By M.W. Van Denburg, A. M., M. D. Mt. Vernon, N. Y.
The fact of the power of high potencies to remove disease effects and restore, or cause to be restored to health cases of undoubtedly morbid conditions, is no longer subject to doubt, save by those who have never made the experiment, or, having attempted to make it, have not used the proper means and methods.
Failure to demonstrate a scientific statement depends always upon pursuing certain methods within certain limits. Often, as in the manufacture of chemicals, a great degree of accuracy is required to avoid failure.
Haphazard methods in drug-cure ought not to be blamed if they give haphazard results.
This is usually the case. Now entirely satisfactory, now of no use whatever, or even increasing the condition.
Let no one, therefore deny the power of high potencies until he has made sufficient trials to warrant a scientific conclusion, free from the doubt of imperfect methods.
Beyond a doubt, such an investigator will reach some most astonishing results of cure, and some very flat failures. These will be the natural and logical results of accurate prescriptions and of faulty ones. The first, a fitting of actual drug-effects upon the healthy to the morbid effects manifested by the patient.
The second will result from either of two causes, or both combined. The case has not been properly diagnosed as to sensations, tissue changes, and environmental effects, or modalities (the last, though at first sight, seeming of little value, are never the less excellent car-marks of the proper remedy), or the drug itself has failed to act as expected. The failure of the drug to act may arise form one or several causes:
First – The potency may not be high enough. 30x, 50x, 100x, 100c, 200c even 500 have each been known to give undoubted results.
- First, because curative effects have followed the drug administration in so many similar cases that, by all rules of scientific reasoning, we should attribute the results to the remedy.
- In other similar cases, other drugs have failed to produce the desired results.
- Because results have followed very soon after the drug has been taken, and in such a way as to leave no doubt, at the time, of their being the result of taking the drug. When such examples have been repeated several times with great uniformity, it is reasonable to attribute them to the curative powers of the drug given.
Second – The failure of high potencies to cure may arise from the fact that the drug-symptoms used were not the active drug-effects upon the prover.
- Not all symptoms given in the books are reliable drug-effects. Some are mistaken effects due to faulty observation.
- The patient may have an idiosyncrasy hostile to the effect of this particular drug. This is not often the case, but there are. However. Well established cases of this kind.
Third – The drug preparation may not be reliable.
High potencies are often disregarded because they are so unreasonably small.
Our own judgment of values has nothing to do with the fact of cure, any more than our before-hand judgments as to what the results will be of new combinations in chemistry. Nature has her own ways of doing things independent of our prejudices or pre-judgements.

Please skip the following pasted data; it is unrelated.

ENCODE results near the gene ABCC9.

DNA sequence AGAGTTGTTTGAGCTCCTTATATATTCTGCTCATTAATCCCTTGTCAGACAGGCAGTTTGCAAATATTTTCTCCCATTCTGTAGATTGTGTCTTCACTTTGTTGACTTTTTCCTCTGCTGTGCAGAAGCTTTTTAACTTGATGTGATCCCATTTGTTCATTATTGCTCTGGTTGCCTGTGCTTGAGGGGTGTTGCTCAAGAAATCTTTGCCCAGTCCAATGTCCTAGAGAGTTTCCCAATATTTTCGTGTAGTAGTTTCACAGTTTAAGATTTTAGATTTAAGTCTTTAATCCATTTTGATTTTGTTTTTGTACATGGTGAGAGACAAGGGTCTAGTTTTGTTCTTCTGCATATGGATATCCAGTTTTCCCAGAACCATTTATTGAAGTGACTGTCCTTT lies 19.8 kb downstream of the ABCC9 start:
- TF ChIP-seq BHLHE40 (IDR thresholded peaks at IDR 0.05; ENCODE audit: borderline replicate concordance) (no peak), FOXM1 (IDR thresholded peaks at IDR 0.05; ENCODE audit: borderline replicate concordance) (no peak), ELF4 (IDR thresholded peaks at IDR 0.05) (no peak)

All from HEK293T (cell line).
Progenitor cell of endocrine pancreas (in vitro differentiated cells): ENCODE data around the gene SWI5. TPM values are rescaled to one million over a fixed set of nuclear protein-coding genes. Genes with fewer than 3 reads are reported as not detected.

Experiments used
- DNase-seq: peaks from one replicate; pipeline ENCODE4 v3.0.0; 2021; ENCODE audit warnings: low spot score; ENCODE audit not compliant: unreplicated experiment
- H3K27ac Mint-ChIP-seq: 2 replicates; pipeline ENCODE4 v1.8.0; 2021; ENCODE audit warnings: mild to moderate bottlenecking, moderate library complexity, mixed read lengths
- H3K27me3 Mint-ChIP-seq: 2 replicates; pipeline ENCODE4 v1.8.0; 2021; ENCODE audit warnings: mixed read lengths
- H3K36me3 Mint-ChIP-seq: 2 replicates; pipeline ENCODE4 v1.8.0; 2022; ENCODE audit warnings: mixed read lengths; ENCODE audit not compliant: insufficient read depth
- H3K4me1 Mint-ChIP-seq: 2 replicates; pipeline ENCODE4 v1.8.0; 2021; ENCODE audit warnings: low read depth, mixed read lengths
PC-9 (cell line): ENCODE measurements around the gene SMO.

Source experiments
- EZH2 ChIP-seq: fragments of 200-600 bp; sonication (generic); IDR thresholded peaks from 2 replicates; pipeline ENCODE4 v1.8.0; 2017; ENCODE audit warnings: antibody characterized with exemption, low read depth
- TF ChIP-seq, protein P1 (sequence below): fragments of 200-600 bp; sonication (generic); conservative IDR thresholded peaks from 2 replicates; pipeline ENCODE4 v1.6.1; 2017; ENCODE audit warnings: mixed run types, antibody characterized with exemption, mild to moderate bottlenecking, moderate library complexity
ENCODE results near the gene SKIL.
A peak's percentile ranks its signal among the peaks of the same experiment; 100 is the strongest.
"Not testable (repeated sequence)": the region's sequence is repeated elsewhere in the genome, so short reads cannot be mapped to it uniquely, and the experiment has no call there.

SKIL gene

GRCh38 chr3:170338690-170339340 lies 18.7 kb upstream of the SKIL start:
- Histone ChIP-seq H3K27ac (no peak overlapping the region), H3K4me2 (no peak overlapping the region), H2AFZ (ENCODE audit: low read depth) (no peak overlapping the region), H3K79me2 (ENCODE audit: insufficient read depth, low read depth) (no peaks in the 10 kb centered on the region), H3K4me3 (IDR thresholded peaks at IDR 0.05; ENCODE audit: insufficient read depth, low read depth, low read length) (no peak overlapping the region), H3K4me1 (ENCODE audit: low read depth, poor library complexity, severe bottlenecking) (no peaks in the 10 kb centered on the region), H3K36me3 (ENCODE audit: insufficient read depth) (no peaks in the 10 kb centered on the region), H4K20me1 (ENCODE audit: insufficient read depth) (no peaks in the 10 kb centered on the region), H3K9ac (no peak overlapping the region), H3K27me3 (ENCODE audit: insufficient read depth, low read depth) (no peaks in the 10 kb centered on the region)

We are beginning to learn just a little in the great field of ionization effects in physics, and we know still less of these effects in physiology. There are many elements in the normal blood and normal tissues of which chemistry gives only the faintest trace, but they are always present in normal physiological conditions. It is more than probable that they are also necessary to those conditions.
It is equally probable that even the slightest increase or diminution of these minute substances have much to do with the maintenance of health and the repair of morbid tissues and morbid vital manifestations. There is no room for doubt in this respect, since the mental and moral effects of certain drugs are no less evident than their somatic effects.
The effects of drugs in mental disease are quite as marked as in tissue disease. This is a matter of common knowledge; the explanation of this fact is another matter.
Because in his day Hahnemann gave his personal views and explanations and because they now seem unwarranted in the light of our greater knowledge in many fields of vital investigation is no reason for either accepting or rejecting the facts of drug-effects in curing morbid conditions. These rest on an entirely different basis, namely, experimental proof or disproof under methods of drug administration based upon proven relationship between drug-effects and disease-effect. If the results of certain methods are on the whole beneficial in curing the sick then there must be an actual relationship which it is of the highest importance to learn, and to employ.
Because certain practitioners have seen the light of the value of high potencies in curing the sick, and because some have drawn wild and unwarranted conclusion there from, does not change the facts.
Because some medical men scout all ideas as to the possible value of high potencies does not alter the facts.
Because some have made bungling and imperfect use of the method of cure according to similars does not alter the facts.
Skill in diagnosing drug-sickness, skill in diagnosing morbid states in the sick, skill in matching the leading and basic manifestations of the one with the other, these are the principles that count, and their application will bring results satisfactory in a very large percentage of the case the physician is called to treat.